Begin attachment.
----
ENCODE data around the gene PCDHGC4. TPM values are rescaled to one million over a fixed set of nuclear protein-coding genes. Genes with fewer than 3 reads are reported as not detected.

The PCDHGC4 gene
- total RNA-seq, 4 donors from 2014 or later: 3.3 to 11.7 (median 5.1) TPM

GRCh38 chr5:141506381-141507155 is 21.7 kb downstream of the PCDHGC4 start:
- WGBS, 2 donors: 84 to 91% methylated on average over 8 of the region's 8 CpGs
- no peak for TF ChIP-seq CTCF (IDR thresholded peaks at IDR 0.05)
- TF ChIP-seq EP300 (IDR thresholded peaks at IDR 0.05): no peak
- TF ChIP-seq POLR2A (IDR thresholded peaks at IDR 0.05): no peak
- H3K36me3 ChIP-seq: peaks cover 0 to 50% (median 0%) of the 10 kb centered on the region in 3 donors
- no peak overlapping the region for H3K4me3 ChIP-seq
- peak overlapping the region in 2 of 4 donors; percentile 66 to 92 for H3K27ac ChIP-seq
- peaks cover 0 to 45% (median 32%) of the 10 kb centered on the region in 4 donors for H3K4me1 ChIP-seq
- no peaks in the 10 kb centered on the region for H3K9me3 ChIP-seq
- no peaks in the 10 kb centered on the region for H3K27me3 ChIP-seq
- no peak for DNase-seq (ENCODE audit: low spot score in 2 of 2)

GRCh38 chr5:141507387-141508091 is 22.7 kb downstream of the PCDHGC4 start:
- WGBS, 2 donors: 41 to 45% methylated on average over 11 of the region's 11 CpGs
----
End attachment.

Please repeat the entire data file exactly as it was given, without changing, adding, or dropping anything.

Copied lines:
ENCODE data around the gene PCDHGC4. TPM values are rescaled to one million over a fixed set of nuclear protein-coding genes. Genes with fewer than 3 reads are reported as not detected.

The PCDHGC4 gene
- total RNA-seq, 4 donors from 2014 or later: 3.3 to 11.7 (median 5.1) TPM

GRCh38 chr5:141506381-141507155 is 21.7 kb downstream of the PCDHGC4 start:
- WGBS, 2 donors: 84 to 91% methylated on average over 8 of the region's 8 CpGs
- no peak for TF ChIP-seq CTCF (IDR thresholded peaks at IDR 0.05)
- TF ChIP-seq EP300 (IDR thresholded peaks at IDR 0.05): no peak
- TF ChIP-seq POLR2A (IDR thresholded peaks at IDR 0.05): no peak
- H3K36me3 ChIP-seq: peaks cover 0 to 50% (median 0%) of the 10 kb centered on the region in 3 donors
- no peak overlapping the region for H3K4me3 ChIP-seq
- peak overlapping the region in 2 of 4 donors; percentile 66 to 92 for H3K27ac ChIP-seq
- peaks cover 0 to 45% (median 32%) of the 10 kb centered on the region in 4 donors for H3K4me1 ChIP-seq
- no peaks in the 10 kb centered on the region for H3K9me3 ChIP-seq
- no peaks in the 10 kb centered on the region for H3K27me3 ChIP-seq
- no peak for DNase-seq (ENCODE audit: low spot score in 2 of 2)

GRCh38 chr5:141507387-141508091 is 22.7 kb downstream of the PCDHGC4 start:
- WGBS, 2 donors: 41 to 45% methylated on average over 11 of the region's 11 CpGs